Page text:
A new study, led by the UK’s Marine Biological Association and the University of Southampton, led by experts in Australia and New Zealand, found that industrial shipping may kill large numbers of whale sharks.
Marine biologists have said whale shark numbers have declined in recent years, but it’s not clear why.
But a new international study suggests that collisions with shipping traffic could be a major factor.
The researchers examined satellite data to track down about 350 whale sharks. They found that the world’s largest fish spend most of their time in waters used by cargo and other large ships.
The study showed that transmissions from tags that monitor their movements often end up in busy shipping lanes. The international team, including experts from Britain, Australia and New Zealand, believe that many sharks may have been killed by boat collisions before sinking into the ocean floor.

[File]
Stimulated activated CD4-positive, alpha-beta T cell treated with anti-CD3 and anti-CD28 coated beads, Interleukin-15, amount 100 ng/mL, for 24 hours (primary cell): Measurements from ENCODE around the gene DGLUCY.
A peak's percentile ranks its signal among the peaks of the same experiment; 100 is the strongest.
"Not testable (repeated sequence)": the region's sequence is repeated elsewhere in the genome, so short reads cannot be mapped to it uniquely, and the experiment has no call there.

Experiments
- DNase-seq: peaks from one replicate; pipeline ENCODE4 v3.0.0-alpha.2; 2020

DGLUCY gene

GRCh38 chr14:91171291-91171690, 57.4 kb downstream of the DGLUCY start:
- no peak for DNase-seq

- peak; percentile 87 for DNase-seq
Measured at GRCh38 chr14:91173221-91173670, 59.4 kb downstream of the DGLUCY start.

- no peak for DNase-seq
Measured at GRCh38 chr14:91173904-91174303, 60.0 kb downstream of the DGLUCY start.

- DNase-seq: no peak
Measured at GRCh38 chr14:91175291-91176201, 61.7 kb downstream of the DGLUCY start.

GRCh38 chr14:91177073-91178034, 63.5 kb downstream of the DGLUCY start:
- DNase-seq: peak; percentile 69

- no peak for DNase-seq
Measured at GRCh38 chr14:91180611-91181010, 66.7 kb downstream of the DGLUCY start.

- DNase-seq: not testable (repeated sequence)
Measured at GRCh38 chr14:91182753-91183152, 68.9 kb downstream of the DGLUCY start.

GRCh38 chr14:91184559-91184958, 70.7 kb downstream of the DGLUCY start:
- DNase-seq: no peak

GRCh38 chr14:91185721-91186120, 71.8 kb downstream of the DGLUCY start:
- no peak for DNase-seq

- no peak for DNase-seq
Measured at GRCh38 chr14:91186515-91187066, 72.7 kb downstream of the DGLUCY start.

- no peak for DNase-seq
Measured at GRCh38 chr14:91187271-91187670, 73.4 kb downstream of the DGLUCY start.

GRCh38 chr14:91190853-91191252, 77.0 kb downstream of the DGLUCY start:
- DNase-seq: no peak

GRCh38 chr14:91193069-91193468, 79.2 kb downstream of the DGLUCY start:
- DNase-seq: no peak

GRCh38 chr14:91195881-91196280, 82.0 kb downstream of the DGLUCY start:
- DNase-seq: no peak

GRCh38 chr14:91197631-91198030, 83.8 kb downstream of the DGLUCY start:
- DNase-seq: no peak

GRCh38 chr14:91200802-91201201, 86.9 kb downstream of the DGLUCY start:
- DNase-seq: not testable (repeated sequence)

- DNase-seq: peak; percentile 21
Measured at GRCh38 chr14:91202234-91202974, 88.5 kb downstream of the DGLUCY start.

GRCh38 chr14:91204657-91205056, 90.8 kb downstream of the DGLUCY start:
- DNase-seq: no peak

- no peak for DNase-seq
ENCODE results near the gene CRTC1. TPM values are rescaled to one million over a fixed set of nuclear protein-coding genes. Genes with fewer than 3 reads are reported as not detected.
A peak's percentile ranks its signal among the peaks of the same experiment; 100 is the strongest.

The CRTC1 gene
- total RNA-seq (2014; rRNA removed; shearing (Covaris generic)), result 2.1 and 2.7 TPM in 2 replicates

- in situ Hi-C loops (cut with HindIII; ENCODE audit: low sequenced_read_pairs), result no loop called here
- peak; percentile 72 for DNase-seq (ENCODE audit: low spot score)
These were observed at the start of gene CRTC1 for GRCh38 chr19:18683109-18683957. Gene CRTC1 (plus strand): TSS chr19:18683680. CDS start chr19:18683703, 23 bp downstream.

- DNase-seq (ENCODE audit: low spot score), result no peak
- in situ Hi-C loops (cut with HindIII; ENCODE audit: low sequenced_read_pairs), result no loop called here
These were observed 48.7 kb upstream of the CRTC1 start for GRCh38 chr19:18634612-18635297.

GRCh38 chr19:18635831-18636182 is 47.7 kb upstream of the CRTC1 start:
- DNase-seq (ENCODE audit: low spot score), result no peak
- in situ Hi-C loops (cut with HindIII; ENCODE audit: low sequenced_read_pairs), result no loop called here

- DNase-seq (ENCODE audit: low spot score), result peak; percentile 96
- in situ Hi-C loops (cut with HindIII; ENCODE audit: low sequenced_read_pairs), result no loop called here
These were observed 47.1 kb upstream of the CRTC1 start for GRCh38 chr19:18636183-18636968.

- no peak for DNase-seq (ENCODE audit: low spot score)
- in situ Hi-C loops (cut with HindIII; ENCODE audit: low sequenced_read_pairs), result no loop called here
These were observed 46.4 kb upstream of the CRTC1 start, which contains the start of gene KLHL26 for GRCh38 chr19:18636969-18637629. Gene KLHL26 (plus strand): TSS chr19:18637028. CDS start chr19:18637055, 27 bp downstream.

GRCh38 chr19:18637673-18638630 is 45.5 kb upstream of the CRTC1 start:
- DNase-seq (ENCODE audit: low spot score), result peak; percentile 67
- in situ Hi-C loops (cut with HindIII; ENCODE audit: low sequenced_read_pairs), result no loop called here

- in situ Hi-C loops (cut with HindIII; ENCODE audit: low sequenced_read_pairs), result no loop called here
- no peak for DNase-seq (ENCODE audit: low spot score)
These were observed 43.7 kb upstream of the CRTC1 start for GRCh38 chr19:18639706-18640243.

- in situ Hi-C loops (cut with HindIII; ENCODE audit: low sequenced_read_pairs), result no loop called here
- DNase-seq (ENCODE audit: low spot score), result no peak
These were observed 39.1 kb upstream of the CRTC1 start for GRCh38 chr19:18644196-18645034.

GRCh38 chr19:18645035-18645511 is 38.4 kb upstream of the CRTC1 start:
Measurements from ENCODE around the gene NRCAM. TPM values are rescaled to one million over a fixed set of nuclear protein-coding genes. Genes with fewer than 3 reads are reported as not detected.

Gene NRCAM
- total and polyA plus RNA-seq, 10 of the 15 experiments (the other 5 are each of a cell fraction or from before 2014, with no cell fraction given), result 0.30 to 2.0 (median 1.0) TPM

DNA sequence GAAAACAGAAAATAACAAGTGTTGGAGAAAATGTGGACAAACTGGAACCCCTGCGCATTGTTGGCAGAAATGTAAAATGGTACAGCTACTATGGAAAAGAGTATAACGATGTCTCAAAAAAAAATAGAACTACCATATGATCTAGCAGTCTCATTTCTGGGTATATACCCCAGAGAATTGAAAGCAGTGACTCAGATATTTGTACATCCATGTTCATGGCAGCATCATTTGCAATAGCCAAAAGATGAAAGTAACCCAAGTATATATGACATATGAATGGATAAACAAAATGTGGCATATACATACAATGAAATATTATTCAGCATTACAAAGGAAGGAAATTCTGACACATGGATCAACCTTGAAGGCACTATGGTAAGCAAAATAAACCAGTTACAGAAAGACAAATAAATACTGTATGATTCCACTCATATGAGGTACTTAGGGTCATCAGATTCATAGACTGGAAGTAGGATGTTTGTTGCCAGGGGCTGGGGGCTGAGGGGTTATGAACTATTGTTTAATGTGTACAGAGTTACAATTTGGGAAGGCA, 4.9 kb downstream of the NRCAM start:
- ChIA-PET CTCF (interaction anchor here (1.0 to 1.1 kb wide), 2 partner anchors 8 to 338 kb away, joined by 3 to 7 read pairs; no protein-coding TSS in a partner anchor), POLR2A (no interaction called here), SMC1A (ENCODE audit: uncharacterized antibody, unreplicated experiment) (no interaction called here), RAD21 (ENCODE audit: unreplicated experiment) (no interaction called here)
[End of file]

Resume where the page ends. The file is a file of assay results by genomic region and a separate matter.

Mark Erdman is from the University of Auckland in New Zealand and a scientist at Conservation International, a non-profit environmental organization.
He co-authored the study, and believes shipping is a major threat to whale shark populations, which are a protected species.
“If we are protecting them from fisheries, why is their population still declining? and one consideration is the fact that these are big marine plankti vores Those that move relatively slowly, feeding on the surface, spend 50% of their time in the top 10–20 m of the water. So, it’s possible that they’re actually participating in a lot of global shipping. Now, the study finds that, in fact, there is a tremendous overlap between where whale sharks are going and global shipping traffic. So, those are real collision-risk areas,” he said.
Most fatal attacks are likely to go undetected or go unreported. Currently, there are no regulations in place to protect endangered whale sharks from these types of collisions.
Whale sharks play an important role in marine food webs and healthy marine ecosystems.
They can grow up to 20 meters long.
The study is published in PNAS – Proceedings of the National Academy of Science – magazine.